Lecture Connects Catholicism, Judaism and Islam

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A speaker discusses the relationship between the religious laws of Catholicism, Judaism and Islam. (Ayer Chan/The Observer)

By RICHARD RAMSUNDAR

A speaker discusses the relationship between the religious laws of Catholicism, Judaism and Islam. (Ayer Chan/The Observer)

On Nov. 9, Fordham welcomed people to join its Fall alumni event titled the “Fall McGinley Lecture of Law and Love: Jewish, Christian and Muslim Attitudes.”

According to Matthew Windels, Fordham College at Rose Hill (FCRH) ’13, the purpose of the lecture was to relate religious laws between Catholicism, Judaism and Islam and allow people to develop an appreciation for all faiths.

Sister Anne-Marie Kirmse, research associate for the Laurence J. McGinley Chair in Religion and Society, said, “I want people to understand the similarities and differences of the religions and expand their acceptance.”

The lecture began with Patrick J. Ryan, the Laurence J. McGinley  Professor of Religion and Society at Fordham, who gave a history of how the laws of fasting developed and expanded amongst the different religions.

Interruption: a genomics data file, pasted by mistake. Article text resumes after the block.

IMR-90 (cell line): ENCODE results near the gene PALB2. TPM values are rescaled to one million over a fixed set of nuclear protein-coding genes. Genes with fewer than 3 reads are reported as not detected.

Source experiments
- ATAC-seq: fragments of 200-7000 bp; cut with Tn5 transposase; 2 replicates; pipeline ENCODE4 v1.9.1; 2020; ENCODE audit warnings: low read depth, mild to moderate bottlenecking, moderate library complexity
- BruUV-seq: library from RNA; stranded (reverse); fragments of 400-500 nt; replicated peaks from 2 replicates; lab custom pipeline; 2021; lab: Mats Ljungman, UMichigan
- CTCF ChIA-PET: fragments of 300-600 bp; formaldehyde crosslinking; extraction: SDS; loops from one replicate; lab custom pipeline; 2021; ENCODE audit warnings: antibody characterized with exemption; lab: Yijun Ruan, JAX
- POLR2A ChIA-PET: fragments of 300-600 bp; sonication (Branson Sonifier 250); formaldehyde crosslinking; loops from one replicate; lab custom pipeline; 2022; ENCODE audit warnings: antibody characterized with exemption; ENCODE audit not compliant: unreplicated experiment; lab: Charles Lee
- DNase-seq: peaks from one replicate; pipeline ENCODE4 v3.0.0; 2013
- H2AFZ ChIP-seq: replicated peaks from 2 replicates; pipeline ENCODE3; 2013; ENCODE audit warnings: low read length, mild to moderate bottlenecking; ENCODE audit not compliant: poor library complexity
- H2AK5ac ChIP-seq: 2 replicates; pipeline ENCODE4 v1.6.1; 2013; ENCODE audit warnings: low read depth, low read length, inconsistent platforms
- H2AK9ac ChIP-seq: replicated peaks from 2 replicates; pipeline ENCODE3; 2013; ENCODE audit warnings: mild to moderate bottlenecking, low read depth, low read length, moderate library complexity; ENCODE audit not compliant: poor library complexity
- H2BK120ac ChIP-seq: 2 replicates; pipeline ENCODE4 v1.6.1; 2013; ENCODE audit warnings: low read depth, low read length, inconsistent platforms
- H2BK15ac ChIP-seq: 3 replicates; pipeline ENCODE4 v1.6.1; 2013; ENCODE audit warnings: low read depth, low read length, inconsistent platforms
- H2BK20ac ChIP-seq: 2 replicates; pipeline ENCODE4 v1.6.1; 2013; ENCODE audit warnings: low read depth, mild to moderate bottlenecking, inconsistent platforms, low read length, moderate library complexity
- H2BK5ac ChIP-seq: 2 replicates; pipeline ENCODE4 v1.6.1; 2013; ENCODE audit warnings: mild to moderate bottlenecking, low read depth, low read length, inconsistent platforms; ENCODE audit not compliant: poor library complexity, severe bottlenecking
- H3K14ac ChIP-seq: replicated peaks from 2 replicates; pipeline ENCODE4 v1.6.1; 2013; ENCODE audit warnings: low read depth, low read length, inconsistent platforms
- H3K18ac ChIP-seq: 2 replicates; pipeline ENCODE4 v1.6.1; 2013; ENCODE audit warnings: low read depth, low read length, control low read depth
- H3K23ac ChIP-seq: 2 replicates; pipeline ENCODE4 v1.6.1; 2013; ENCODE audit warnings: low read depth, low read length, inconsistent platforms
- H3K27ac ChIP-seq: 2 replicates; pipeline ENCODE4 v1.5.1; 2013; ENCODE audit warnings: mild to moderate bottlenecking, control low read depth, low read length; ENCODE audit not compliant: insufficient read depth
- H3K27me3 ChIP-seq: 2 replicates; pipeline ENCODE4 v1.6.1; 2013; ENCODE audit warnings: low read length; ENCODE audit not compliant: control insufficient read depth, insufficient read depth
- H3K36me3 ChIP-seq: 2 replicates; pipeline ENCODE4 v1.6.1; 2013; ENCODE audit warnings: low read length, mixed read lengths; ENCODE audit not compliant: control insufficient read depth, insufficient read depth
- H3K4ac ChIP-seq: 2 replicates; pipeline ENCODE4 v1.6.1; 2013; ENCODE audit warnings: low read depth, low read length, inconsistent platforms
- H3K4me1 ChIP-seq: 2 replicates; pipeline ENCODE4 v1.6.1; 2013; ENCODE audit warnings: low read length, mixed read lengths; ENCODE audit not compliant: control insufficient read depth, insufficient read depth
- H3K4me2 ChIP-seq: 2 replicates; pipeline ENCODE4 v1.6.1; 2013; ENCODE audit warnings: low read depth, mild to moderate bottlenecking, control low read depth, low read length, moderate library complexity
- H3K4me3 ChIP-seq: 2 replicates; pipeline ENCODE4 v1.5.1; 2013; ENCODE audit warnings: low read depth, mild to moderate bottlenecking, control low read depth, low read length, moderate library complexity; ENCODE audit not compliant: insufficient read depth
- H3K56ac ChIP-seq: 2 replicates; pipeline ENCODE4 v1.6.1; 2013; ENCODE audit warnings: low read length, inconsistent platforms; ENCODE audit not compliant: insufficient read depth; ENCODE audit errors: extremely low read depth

Ryan said, “Laws regarding what we eat and what we don’t eat unite us as communities of faith, but also divide us from other communities of faith.” He said that it simultaneously promotes love within our community and discourages “love with other communities, especially love expressed in table fellowship.”

In response, Claudia Setzer, professor of religious studies at Manhattan College, discussed how women contributed to the religious laws of food in Judaism. Setzer questioned the significance of food in religion and provided her own answers. She explained that food has a purpose beyond itself and that beliefs of food in Judaism are based on the notion that you are what you eat. Setzer also commented on the role women play in Judaism.

She said, “I think it’s a great time to be a women in religion. In Judaism, all women are responding to feminism and it is a way for women to be productive in society.”

The next respondent was Dr. Amir Hussein, professor of theological studies at Loyola Marymount University, who spoke about the beliefs of Islam and how it connected to both Judaism and Christianity. Hussein began his speech with a reference to the Bible and ended it with a song titled “The Face of Love.”

Fordham students like John Kiani, FCHR ’13, embraced the lecture and said, “Prior to being here, I thought it was going to be just another religious panel. I thought it was interesting that three different religions could come together and have middle ground about the same thing.”